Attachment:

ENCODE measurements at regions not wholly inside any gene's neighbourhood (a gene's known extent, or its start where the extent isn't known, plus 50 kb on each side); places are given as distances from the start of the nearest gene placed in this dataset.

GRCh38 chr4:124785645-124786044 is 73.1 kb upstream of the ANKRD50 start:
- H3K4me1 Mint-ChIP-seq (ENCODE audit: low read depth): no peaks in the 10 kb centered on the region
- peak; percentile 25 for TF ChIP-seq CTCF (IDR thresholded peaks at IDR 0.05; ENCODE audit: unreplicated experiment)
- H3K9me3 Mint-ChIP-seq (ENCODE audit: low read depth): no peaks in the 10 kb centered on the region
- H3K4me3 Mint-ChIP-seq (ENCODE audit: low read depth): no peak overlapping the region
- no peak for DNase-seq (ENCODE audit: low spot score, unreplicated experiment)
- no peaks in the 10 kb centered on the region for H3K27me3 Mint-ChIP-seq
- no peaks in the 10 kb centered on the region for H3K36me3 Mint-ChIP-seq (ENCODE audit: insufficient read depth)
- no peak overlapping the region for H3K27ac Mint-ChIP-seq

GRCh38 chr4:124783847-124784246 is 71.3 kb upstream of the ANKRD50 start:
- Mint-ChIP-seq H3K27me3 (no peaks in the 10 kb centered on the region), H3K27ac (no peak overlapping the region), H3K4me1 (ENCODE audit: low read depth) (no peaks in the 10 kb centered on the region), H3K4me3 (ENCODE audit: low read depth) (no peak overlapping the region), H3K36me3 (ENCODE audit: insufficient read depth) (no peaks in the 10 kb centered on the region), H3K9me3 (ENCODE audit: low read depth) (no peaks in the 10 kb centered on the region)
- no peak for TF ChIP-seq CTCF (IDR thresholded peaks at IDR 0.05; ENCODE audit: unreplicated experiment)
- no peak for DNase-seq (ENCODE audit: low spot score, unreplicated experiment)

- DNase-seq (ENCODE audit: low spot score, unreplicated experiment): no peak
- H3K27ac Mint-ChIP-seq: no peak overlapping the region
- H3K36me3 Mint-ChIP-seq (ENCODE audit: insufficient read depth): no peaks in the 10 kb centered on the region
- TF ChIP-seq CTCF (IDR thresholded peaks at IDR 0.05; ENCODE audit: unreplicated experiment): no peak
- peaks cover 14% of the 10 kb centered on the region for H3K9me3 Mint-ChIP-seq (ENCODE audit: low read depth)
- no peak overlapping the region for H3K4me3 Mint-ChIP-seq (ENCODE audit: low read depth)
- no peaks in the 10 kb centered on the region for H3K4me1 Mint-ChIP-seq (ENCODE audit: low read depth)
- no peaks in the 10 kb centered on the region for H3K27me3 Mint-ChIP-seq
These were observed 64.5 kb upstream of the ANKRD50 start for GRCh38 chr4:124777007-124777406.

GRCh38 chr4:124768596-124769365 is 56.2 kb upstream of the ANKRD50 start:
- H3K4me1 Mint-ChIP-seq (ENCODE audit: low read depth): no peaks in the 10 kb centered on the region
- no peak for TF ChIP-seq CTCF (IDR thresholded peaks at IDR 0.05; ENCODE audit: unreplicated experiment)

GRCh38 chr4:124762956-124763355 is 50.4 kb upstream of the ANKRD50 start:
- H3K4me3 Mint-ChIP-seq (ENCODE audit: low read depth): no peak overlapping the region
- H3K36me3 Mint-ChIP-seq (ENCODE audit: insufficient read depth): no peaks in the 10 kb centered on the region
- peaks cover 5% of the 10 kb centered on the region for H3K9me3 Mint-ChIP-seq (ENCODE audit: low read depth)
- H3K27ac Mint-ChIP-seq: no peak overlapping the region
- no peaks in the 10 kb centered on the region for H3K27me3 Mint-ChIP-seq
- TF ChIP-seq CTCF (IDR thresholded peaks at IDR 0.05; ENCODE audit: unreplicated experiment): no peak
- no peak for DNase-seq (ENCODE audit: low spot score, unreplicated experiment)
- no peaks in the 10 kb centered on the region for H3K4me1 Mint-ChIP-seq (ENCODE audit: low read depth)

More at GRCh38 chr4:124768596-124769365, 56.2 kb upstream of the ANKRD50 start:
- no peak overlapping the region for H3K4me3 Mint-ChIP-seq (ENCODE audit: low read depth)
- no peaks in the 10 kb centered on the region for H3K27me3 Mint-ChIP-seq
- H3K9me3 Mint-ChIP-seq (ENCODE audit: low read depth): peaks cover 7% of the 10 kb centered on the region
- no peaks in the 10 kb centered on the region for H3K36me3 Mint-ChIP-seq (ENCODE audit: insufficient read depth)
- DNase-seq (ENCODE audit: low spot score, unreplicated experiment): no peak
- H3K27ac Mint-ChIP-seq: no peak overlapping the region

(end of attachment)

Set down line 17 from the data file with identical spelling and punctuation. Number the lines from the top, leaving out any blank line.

- H3K36me3 Mint-ChIP-seq (ENCODE audit: insufficient read depth): no peaks in the 10 kb centered on the region